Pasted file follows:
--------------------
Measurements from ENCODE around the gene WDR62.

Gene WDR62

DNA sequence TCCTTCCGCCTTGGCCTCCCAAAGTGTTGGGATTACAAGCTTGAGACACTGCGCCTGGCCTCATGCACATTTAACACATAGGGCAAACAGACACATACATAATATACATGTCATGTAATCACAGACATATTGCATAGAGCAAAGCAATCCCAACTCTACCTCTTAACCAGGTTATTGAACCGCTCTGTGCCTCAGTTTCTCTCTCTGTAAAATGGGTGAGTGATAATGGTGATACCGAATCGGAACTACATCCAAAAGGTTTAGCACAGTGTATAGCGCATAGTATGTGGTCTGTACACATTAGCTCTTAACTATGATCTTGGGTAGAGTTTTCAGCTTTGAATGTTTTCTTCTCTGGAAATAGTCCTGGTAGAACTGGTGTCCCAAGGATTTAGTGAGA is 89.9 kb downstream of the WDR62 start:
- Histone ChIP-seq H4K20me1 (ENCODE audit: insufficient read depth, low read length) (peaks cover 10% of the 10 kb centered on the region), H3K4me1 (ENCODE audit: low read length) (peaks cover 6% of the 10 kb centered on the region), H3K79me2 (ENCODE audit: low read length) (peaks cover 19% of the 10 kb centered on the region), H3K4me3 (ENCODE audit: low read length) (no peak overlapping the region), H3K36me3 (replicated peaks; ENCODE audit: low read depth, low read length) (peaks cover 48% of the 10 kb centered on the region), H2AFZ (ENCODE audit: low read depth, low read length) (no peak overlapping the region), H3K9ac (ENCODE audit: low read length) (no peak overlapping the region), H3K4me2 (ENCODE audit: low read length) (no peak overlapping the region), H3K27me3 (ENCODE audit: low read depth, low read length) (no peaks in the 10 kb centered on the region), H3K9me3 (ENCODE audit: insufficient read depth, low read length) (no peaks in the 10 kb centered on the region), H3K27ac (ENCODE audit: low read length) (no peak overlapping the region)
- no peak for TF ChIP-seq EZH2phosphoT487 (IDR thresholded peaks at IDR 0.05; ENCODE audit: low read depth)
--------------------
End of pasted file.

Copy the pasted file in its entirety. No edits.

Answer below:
Measurements from ENCODE around the gene WDR62.

Gene WDR62

DNA sequence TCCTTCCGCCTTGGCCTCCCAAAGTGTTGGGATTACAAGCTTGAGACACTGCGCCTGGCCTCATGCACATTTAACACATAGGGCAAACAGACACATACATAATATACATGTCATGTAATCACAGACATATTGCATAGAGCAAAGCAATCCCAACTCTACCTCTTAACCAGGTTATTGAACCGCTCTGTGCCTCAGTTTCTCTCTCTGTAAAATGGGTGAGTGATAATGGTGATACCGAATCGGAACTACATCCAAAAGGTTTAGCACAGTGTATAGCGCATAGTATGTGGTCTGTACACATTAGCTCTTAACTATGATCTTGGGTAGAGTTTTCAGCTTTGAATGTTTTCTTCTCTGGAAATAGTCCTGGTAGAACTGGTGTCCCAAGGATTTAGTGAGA is 89.9 kb downstream of the WDR62 start:
- Histone ChIP-seq H4K20me1 (ENCODE audit: insufficient read depth, low read length) (peaks cover 10% of the 10 kb centered on the region), H3K4me1 (ENCODE audit: low read length) (peaks cover 6% of the 10 kb centered on the region), H3K79me2 (ENCODE audit: low read length) (peaks cover 19% of the 10 kb centered on the region), H3K4me3 (ENCODE audit: low read length) (no peak overlapping the region), H3K36me3 (replicated peaks; ENCODE audit: low read depth, low read length) (peaks cover 48% of the 10 kb centered on the region), H2AFZ (ENCODE audit: low read depth, low read length) (no peak overlapping the region), H3K9ac (ENCODE audit: low read length) (no peak overlapping the region), H3K4me2 (ENCODE audit: low read length) (no peak overlapping the region), H3K27me3 (ENCODE audit: low read depth, low read length) (no peaks in the 10 kb centered on the region), H3K9me3 (ENCODE audit: insufficient read depth, low read length) (no peaks in the 10 kb centered on the region), H3K27ac (ENCODE audit: low read length) (no peak overlapping the region)
- no peak for TF ChIP-seq EZH2phosphoT487 (IDR thresholded peaks at IDR 0.05; ENCODE audit: low read depth)